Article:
Wednesday, April 13, 2005

An ode to owning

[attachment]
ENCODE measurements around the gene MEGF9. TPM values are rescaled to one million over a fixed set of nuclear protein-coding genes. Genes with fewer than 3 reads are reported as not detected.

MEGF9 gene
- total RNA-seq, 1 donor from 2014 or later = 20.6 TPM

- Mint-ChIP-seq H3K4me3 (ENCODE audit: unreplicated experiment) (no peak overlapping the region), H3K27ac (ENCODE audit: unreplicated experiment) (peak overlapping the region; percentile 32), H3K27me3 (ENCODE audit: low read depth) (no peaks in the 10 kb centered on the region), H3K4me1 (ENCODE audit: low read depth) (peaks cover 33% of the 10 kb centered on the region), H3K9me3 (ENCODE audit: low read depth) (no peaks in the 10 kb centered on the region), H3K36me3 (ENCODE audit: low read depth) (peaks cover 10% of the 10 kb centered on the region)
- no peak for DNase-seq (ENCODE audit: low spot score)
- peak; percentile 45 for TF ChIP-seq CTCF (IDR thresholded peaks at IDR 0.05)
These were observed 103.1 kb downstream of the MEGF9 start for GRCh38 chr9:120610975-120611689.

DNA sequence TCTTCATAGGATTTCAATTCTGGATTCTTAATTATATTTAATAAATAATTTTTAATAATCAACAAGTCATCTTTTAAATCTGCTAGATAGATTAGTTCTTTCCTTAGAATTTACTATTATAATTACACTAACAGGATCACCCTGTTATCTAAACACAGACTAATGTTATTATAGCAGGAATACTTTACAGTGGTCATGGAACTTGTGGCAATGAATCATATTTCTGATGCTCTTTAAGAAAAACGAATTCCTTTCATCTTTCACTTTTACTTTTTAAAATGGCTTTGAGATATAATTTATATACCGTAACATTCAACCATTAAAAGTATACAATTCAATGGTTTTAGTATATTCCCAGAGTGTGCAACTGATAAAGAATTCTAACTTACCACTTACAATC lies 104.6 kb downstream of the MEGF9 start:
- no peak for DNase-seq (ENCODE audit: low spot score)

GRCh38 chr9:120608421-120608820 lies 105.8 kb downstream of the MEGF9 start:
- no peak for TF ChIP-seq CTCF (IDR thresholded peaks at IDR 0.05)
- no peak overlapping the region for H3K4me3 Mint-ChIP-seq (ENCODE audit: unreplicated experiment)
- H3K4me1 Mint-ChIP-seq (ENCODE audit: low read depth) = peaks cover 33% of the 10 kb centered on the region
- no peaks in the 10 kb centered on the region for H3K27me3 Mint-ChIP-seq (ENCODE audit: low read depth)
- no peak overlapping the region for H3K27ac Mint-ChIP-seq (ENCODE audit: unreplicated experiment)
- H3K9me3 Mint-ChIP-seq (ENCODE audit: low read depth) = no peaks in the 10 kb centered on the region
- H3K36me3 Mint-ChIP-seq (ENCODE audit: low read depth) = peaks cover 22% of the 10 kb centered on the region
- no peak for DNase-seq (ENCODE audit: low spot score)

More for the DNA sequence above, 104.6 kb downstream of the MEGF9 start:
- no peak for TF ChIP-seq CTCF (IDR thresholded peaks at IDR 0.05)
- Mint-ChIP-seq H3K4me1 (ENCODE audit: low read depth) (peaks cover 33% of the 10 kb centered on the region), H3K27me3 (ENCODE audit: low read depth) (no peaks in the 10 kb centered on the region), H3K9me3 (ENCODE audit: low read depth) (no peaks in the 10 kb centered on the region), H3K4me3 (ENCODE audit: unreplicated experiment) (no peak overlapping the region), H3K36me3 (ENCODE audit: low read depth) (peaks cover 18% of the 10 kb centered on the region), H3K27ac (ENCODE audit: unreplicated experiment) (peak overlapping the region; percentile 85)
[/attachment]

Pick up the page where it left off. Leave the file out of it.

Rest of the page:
For those with a hefty tax return, a sudden windfall or a big spring bonus here's an article (billed as a guide) in Forbes magazine about buying a sailboat. The article quotes Phil Bennett, senior sales director for The Hinckley Company, "A boat can be a very emotional purchase...make sure that you use a little bit of rational thinking, or you may end up with more boat than you need." In my experience rationality isn't usually a major component of desire (see this post). So what about buying a boat in the real world...you know the one with college savings, mortgages and credit card debt? Depend on a broker, advises Forbes. Well sure, if you want to pay a hefty commission. Advice from salesman Mitchell Gibbons-Neff of Sparkman & Stephens in reference to a 114 yacht, "...a professional crew is harder to find than a good boat." Thanks Mitch. And surprise, Forbes says name brand has something to do with cost, cites examples like Swan, German Frers, Farr and Sparkman & Stephens. Most of us should probably look beyond Forbes for counsel... a big take away from my time working on sailboats is the money it takes just to maintain a vessel - it's staggering. Ever seen the owners face when a spinnaker blows? Clich├ęs come to mind, for example, "If you want to know what it's like to own a boat stand in a cold shower and rip up $100 bills." A silly thought but not far off. Interesting models have emerged to deal with the expense of owning. Check out Sailtime, a franchise that sells shares of a boat, usually a Hunter, so that cost is distributed. The boat I raced on in San Francisco was owned by a small group of partners. This can work if you can get along, agree to take turns being captain, etc. Here's a link to an article that details some of the legal aspects. Failing all of that there's always the classifieds. Given the qualities of fiberglass it's reasonable to expect to be able to find a well maintained second or third hand boat that can be serviceable for years. Just remember to factor the cost of maintenance and ongoing care.

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